If you have been working with the WordPress for Toastmasters software for more than the past few weeks, you will need to convert your agenda in order to take advantage of the latest and greatest version of the agenda editor.
The Toastmost.org club website hosting service has already switched to the new WordPress editor, known as Gutenberg, which will become standard when WordPress 5.0 is released very soon. The revamped editor is one of the biggest changes to come to the WordPress publishing platform — and fortunately a very positive one for the WordPress for Toastmasters solution. To take advantage of the latest features, you will need to convert the content of your agenda template (and the specific meeting agendas based on that template) to a new format.
If you are on Toastmost, or if you install the Gutenberg plugin (or WordPress 5.0, when it’s available), you will see a prompt to convert your agenda when you log into the administrative dashboard.
The steps are:
- Convert your old agenda templates
- Edit your regular agenda template (the automated conversion is not guaranteed to be perfect).
- Update your agendas for individual dates.
You will want to update because new features will be coming to the new agenda format that will not necessarily work with the old format.
For example, here’s a nifty tool that allows you to edit the time allocated to different parts of your meeting and see the effects of those changes. It also addresses a common scenario I’ve encountered in my clubs where you want to adjust the number of speakers and evaluators for a given meeting because someone is giving a longer speech.
I created two videos to show off the new editor. The first covers how to work with the new WordPress editor in general, when creating the content to market your Toastmasters club. The second goes into more detail about editing your agenda — blocking out roles, stage directions, and the time required for each portion of your meeting.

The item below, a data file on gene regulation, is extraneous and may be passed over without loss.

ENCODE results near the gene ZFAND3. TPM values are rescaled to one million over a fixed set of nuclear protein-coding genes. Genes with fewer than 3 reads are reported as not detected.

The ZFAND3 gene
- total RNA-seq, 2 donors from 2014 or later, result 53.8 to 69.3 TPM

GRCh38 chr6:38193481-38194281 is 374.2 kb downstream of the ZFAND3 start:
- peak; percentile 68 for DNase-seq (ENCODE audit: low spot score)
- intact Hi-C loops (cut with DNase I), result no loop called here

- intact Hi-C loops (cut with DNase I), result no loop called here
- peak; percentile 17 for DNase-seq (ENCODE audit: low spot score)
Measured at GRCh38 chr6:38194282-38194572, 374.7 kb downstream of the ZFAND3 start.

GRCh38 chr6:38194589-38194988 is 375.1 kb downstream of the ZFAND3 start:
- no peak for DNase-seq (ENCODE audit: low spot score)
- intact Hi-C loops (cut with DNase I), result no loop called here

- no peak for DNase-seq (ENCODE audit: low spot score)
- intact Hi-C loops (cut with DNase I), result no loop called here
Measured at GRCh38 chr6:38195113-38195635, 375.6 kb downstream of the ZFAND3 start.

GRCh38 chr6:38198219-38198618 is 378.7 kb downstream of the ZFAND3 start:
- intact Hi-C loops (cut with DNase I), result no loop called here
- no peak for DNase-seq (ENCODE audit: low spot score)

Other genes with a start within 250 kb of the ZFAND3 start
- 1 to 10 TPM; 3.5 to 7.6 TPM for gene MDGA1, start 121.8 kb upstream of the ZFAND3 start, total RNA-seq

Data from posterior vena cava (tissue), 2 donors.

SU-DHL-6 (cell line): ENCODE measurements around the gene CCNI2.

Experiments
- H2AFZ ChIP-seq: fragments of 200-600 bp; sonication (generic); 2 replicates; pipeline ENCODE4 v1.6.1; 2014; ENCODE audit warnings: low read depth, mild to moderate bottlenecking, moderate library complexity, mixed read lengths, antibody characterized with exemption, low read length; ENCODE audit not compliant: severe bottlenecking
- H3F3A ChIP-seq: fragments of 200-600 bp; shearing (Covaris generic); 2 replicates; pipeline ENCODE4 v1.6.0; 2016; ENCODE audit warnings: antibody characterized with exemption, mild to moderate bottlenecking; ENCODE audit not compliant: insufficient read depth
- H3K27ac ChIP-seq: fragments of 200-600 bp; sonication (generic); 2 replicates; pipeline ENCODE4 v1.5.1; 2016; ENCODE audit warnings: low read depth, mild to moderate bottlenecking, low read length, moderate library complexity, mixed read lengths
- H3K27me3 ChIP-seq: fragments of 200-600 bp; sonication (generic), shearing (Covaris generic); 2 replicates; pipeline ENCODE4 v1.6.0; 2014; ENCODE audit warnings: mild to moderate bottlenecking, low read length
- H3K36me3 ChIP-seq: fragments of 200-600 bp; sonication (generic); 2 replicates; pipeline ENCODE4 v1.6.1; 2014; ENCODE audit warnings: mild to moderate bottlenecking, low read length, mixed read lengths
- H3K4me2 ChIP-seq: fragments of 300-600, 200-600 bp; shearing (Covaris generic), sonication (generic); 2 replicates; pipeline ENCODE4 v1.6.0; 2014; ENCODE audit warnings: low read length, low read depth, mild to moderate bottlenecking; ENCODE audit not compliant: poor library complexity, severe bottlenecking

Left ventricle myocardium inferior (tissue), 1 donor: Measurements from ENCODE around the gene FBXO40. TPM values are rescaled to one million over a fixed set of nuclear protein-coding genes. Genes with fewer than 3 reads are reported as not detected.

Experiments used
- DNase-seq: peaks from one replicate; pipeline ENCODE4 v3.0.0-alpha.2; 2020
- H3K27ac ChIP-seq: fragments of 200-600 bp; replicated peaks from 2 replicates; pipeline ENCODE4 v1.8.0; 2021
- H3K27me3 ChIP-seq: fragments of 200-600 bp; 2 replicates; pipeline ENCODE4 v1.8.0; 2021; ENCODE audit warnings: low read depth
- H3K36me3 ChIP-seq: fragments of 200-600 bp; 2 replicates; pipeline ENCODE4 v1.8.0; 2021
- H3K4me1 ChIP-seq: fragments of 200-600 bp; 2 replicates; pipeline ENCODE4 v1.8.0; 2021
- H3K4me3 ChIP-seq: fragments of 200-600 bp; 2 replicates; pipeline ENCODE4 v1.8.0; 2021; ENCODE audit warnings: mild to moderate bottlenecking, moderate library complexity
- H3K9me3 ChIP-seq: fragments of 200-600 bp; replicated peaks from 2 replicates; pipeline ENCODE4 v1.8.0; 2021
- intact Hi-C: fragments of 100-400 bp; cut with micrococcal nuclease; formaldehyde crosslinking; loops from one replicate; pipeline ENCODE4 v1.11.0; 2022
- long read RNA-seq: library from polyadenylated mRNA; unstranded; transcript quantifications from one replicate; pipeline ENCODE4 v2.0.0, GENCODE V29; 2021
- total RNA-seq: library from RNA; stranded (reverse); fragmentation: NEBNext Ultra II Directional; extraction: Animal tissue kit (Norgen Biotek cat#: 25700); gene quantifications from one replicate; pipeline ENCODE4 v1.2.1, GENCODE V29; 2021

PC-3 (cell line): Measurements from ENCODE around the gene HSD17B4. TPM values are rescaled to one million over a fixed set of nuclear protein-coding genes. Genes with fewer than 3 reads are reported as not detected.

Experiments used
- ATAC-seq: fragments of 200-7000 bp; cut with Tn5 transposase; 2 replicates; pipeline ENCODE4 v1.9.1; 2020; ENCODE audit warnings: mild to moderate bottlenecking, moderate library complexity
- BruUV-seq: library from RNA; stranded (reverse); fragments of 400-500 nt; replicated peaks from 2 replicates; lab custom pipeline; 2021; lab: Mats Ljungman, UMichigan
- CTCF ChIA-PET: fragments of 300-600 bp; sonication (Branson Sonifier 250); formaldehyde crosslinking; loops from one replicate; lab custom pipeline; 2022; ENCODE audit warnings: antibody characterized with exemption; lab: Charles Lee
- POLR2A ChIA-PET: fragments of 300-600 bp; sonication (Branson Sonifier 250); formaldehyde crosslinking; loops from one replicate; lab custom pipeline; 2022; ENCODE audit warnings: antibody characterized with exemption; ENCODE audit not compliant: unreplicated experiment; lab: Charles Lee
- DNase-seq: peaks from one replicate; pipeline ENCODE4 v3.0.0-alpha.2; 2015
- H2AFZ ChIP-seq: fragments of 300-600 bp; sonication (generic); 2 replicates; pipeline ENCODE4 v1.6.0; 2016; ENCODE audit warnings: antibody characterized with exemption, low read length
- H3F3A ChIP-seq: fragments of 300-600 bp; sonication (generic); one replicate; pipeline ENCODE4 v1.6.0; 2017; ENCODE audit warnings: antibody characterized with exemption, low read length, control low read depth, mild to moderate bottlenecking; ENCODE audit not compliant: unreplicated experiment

The Gutenberg editor is organized around “blocks” of content. Paragraphs, headings, images, and embedded media such as YouTube videos are all blocks. For meeting agendas, we have our own blocks.
The Agenda Role Block
- Role: choose one of the roles from the list or “custom” for a role that is unique to your club
- Custom Role: Enter the label if this is a custom role. Otherwise, leave blank
- Count: If more than one should appear on the agenda, set the number here. Example: 3 speakers
- Time Allowed: The total time allowed for those who sign up for this role. For three speakers, you would set this to 21 at a minimum (3 7-minute speeches) but might want to go to 24 or 26 to allow for some longer speeches. If too many members sign up for long speeches that would exceed this limit, a warning will be shown.
- Padding Time: This was intended for use in combination with speech roles. In addition to the time allowed for speakers, you can build in another minute or two for introductions and set up between speeches.
- Agenda Note: You can enter an additional explanatory note that will be displayed on your agenda, beneath the role.
An Agenda Note is a block of text that appears only on the agenda, not on your signup form. It includes basic formatting controls. Each of these “stage directions” notes can also have time associated with it.
A few other Toastmasters block types are available to you, including Signup Note (appears only on the signup form, not on the agenda), Editable Note (can be changed for each meeting to show content such as meeting theme or word of the day), and Toastmasters Absences (adds a button on the signup form people can click to record that they expect to miss a meeting).
Old WordPress Content
Agendas and content you created in the pre-Gutenberg era should still display and function properly, but will be more awkward to work with. In the case of old blog posts and home page content, you will see them displayed within a special block type labeled “Classic” for the “classic” WordPress editor.
You can upgrade such content by clicking the 3-dots menu button and choosing Convert to Blocks.
Do not do that for agenda content — follow the Convert Templates prompt on the administrator’s dashboard described earlier in this post.
In Gutenberg, agenda templates created with the classic editor will show up with more coding than most non-programmers are comfortable with. You could still edit these by manually tweaking the content of the agenda role and agenda note placeholders (“shortcodes”), but you’ll have a better experience and unlock new features if you upgrade.